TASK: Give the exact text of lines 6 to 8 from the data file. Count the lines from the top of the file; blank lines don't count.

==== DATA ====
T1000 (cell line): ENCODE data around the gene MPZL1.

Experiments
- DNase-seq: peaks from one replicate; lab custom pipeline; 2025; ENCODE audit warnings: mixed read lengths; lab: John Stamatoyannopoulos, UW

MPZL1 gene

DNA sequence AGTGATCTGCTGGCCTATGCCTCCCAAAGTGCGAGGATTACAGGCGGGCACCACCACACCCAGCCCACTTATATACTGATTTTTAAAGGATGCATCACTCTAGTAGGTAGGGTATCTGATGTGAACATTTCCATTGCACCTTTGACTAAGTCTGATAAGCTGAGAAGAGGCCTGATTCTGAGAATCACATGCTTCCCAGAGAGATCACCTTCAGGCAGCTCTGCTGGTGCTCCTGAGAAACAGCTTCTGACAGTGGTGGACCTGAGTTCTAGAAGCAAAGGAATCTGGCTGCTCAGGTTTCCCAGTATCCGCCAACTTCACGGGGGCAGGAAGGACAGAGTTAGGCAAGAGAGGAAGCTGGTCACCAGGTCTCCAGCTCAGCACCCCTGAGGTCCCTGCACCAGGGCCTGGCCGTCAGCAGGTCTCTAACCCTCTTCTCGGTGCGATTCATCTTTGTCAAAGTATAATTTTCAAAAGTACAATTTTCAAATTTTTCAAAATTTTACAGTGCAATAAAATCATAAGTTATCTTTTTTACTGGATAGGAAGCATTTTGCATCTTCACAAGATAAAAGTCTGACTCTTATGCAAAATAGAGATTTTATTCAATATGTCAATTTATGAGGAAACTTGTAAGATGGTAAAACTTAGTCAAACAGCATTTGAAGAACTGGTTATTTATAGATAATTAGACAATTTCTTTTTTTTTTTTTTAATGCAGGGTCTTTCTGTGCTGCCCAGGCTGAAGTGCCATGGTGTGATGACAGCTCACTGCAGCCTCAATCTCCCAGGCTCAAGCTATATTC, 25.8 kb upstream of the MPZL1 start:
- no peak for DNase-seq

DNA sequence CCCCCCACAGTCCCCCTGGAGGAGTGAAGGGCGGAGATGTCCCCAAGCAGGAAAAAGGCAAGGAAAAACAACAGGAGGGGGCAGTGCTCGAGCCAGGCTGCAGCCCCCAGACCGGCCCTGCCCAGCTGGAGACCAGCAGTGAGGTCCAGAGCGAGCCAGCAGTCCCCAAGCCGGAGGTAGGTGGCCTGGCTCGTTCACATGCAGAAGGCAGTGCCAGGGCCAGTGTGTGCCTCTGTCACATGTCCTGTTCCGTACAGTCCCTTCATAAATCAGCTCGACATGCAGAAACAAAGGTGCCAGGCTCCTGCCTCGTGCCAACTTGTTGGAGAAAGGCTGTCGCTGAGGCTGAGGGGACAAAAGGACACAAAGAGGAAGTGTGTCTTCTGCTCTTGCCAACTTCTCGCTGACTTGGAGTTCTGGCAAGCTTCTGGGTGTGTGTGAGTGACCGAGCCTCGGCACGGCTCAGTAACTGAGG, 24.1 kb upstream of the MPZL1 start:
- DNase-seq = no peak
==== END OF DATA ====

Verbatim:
- no peak for DNase-seq

DNA sequence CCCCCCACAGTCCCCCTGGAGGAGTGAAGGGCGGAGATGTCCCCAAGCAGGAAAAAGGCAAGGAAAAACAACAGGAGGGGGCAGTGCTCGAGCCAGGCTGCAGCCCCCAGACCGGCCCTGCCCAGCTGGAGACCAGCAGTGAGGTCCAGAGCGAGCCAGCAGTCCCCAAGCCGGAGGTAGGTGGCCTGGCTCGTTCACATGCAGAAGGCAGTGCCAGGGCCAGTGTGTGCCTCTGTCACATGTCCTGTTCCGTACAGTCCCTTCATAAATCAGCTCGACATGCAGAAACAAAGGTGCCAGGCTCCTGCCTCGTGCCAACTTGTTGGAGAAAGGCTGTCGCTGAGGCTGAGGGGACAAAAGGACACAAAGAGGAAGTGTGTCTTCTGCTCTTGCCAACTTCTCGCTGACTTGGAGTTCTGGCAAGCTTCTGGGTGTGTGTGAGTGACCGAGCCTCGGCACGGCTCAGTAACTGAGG, 24.1 kb upstream of the MPZL1 start:
- DNase-seq = no peak